Mar 14, Abtin Rahimian, Courant Institute of Mathematical Sciences, New York University
Time/Location: 3:30 - 4:30, DLC 170, Discovery Learning Center (Note the room change!!)

Title: Fast Algorithms for Structured Matrices in Simulations of Physical Systems

Abstract: Real-world complex phenomena are typically characterized by interacting physical processes, uncertain parameters, dynamic boundaries, and close coupling over a wide span of spatial and temporal scales. Predictive computational models of such phenomena inherit these characteristics and require many novel algorithmic components. In this talk, I will identify some common features and challenges in physical modeling, focusing on cellular hemodynamics and cell biomechanics, and outline algorithms that enable predictive simulations of these processes. I will discuss some recent advances in efficiently solving large linear systems arising from the discretization of such models using the Tensor-Train decomposition.


Mar 7, Alexandra Kolla, Assistant Professor of Computer Science, University of Illinois Urbana-Champaign
Time/Location: 3:30 - 4:30, DLC 170, Discovery Learning Center (Note the room change!!)

Title: The Sound of Graphs

Abstract: In this talk, Kolla will discuss major implications that linear algebraic techniques have in understanding and resolving hard computational and graph theoretical questions, as well as unifying various areas of mathematics and computer science. She will focus on two representative examples, stemming from two key areas of computer science, namely computational complexity and robust network design respectively:

. Resolving the infamous Unique Games Conjecture and its implications to the theory of inapproximability
. Constructing optimal expander graphs, and its implications to fault tolerant network design and clustering.

Kolla will show how, via the prism of spectral graph theory, those seemingly unrelated questions can be seen to be deeply connected. She will present techniques she developed to tackle both problems, which span a wide range of areas such as linear algebra, convex optimization, group theory, harmonic analysis and probability theory.


Feb 28, Lisa Natale, Department of Ecology & Evolutionary Biology, University of Colorado Boulder
Time/Location: 3:30 - 4:30, ECCR 257, Newton Lab

Title: How near is near enough?: Proximity-based social networks to aid California condor conservation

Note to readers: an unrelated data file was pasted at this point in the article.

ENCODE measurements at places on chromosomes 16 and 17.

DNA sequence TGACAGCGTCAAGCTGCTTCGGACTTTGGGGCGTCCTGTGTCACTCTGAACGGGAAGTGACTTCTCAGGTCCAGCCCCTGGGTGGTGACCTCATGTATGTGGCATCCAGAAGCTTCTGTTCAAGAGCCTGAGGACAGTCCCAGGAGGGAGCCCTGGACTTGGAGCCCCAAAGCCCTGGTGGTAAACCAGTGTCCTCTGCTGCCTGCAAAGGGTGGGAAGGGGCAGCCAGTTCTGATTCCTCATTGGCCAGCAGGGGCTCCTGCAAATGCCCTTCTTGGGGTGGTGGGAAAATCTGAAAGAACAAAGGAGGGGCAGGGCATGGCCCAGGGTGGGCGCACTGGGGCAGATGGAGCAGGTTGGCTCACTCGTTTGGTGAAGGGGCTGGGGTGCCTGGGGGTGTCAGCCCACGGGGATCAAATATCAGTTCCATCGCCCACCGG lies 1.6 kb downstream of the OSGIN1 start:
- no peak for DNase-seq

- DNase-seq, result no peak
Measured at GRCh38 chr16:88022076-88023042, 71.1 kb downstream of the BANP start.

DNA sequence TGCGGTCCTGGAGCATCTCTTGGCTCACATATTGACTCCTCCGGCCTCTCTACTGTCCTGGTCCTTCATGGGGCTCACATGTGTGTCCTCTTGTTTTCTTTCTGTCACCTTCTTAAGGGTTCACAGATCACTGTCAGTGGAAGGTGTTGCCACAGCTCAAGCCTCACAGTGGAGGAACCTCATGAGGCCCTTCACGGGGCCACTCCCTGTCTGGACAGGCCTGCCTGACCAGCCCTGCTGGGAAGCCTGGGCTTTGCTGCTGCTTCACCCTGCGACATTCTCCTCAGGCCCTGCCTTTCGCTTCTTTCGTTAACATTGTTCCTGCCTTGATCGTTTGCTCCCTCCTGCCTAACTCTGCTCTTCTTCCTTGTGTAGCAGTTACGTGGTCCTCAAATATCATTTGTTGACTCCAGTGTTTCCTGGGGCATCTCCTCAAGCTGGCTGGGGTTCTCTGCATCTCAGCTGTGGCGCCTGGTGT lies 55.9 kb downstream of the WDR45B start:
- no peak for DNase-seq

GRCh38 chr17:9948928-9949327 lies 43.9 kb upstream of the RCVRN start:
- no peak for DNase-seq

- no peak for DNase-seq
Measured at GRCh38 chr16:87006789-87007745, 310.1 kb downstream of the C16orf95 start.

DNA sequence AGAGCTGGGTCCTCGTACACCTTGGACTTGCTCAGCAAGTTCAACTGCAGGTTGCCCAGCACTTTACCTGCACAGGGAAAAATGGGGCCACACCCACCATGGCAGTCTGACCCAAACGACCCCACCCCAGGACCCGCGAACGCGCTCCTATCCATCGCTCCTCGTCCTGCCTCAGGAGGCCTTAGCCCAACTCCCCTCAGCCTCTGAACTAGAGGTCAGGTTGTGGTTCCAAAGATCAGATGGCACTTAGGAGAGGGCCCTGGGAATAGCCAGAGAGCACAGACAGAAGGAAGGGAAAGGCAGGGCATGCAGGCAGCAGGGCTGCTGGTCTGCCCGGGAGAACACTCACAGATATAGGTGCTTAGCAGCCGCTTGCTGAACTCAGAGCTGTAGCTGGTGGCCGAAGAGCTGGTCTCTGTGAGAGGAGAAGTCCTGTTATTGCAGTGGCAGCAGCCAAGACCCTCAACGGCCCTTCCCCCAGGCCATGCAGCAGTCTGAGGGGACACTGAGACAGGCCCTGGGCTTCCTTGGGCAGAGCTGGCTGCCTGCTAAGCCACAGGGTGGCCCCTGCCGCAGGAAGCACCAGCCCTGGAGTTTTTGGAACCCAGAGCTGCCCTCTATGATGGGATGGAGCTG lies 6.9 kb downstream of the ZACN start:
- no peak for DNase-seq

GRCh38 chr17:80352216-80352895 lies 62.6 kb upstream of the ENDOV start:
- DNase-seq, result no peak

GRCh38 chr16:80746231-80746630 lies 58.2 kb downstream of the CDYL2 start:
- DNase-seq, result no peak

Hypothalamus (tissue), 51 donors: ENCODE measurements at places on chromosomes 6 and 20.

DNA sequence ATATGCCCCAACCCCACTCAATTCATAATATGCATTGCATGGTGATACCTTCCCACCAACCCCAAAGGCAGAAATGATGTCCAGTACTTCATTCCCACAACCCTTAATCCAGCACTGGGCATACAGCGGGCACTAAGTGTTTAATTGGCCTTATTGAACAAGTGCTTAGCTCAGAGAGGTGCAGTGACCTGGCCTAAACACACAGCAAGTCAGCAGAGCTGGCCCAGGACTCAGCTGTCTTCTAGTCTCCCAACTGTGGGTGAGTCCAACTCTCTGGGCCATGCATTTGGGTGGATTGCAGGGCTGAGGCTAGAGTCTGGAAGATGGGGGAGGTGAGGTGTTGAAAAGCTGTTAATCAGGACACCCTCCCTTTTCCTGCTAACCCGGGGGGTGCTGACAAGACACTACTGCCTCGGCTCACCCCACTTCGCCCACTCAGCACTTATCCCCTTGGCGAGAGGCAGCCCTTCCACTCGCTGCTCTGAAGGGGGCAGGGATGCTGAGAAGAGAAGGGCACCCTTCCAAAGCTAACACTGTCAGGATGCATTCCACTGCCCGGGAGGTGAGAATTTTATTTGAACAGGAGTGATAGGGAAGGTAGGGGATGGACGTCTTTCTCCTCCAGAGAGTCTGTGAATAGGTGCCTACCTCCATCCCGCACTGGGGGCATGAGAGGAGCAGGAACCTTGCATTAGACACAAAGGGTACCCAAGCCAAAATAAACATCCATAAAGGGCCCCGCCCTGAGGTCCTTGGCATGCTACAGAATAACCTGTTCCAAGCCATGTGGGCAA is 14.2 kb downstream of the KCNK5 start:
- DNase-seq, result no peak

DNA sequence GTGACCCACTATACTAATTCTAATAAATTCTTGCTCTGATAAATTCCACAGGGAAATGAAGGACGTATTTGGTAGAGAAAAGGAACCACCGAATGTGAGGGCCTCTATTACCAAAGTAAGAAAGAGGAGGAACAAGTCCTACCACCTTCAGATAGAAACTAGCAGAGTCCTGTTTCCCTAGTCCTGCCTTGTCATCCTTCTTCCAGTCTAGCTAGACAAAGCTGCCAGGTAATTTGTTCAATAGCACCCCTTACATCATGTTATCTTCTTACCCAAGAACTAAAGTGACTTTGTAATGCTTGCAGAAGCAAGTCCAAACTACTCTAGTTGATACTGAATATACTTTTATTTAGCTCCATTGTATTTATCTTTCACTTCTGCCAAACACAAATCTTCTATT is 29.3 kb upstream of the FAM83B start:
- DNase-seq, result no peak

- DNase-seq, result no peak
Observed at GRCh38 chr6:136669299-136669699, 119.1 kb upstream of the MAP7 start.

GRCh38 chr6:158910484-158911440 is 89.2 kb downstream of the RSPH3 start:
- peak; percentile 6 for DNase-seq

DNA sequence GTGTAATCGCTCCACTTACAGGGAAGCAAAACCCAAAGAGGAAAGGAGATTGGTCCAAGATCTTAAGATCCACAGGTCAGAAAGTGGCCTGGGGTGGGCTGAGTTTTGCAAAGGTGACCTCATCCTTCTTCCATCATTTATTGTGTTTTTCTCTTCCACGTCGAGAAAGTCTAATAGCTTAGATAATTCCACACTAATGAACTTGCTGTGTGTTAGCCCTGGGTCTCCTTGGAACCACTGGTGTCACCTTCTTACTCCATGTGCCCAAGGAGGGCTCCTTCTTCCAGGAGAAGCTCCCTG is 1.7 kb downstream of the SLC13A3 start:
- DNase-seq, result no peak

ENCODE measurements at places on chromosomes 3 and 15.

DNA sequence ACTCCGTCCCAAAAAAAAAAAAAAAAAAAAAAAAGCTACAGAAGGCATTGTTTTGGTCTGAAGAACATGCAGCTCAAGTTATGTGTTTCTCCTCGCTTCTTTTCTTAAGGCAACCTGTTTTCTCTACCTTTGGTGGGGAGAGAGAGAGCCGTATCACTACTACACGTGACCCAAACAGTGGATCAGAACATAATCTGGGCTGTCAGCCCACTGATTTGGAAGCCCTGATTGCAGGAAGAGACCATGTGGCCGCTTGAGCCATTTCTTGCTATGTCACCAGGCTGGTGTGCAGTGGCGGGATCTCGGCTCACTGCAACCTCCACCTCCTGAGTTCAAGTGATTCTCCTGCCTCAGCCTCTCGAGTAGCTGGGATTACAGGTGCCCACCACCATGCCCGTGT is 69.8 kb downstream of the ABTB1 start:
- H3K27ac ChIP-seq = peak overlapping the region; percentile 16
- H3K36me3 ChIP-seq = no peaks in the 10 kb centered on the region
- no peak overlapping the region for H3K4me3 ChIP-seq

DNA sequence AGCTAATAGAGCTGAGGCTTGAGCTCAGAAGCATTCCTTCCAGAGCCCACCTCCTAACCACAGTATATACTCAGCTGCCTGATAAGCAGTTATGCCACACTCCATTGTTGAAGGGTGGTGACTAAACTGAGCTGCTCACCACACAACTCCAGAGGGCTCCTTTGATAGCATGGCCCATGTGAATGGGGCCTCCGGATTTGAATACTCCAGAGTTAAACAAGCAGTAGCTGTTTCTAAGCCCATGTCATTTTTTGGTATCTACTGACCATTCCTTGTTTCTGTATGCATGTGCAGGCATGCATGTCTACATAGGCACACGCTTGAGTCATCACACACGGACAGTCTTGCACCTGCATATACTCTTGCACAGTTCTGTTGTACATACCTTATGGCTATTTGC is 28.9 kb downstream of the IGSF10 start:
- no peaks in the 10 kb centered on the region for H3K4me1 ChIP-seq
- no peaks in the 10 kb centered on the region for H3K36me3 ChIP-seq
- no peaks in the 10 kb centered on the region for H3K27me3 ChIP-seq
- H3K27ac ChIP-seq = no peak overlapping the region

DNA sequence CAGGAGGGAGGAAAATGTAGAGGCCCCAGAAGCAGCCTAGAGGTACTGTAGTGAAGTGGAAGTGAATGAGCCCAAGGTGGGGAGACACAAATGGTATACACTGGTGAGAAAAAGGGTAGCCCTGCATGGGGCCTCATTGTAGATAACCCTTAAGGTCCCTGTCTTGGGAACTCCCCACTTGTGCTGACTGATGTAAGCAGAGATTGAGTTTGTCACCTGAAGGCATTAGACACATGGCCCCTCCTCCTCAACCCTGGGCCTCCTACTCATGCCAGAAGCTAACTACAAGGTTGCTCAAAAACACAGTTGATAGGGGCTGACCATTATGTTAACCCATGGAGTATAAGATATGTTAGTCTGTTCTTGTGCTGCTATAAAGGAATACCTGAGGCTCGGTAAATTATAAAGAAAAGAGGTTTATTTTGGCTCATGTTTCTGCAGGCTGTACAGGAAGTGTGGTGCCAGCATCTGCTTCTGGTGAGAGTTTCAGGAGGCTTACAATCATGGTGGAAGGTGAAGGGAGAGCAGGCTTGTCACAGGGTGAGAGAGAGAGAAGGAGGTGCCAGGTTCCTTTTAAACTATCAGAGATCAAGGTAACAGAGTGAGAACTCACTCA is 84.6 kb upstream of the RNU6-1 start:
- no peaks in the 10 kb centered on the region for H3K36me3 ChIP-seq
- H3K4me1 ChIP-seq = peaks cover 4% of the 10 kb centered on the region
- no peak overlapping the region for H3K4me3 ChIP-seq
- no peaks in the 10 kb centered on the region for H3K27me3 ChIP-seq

Abstract: When the California condor (Gymnogyps californianus) reached a direly low count in the 1980s, the U.S. Fish & Wildlife Service undertook an ardent recovery effort. While the program has been successful in raising numbers, condor populations are far from self-sustaining. Lead poisoning is a potent threat, especially for inland populations. Observed condor behavior suggests that the social structure of populations may influence individual birds' risk for poisoning. We are interested in exploring this potential relationship, and we seek to start by mapping the birds' social network using a rich spatio-temporal dataset containing observations of individual birds across many years. Building from the common assumption made in the construction of ecological proximity-based social networks, namely that co-location implies a social connection between individuals, we ask: on what timescale are two birds observed in the same location considered co-located (and hence socially linked)? I will briefly present two approaches to this problem and hope to receive more ideas to try from those in attendance. 


Feb 28, Joseph Benzaken, Department of Applied Mathematics, University of Colorado Boulder
Time/Location: 3:30 - 4:30, ECCR 257, Newton Lab

Title: A Parametric Framework for Propagation, Analysis, and Control of Geometric Variation in Engineering Design

Abstract: There s a great need for efficient, robust, and informative design space exploration tools throughout the engineering design cycle. In early-stage design, this tool help the end-user gain understanding of how changes in design features affect overall system response, narrow down the admissible design space through the application of design constraints, as well as determine optimality criteria for a given design problem. In late-stage design, this tool helps the end-user quantify, propagate, and ultimately control the effect of uncertain geometric variations after a final design has been selected. Despite the obvious need for effective design space exploration tools, current approaches are largely ad-hoc, application-specific, and they require frequent user interaction with both Compiler Aided Design (CAD) and Computer Aided Engineering (CAE) software packages.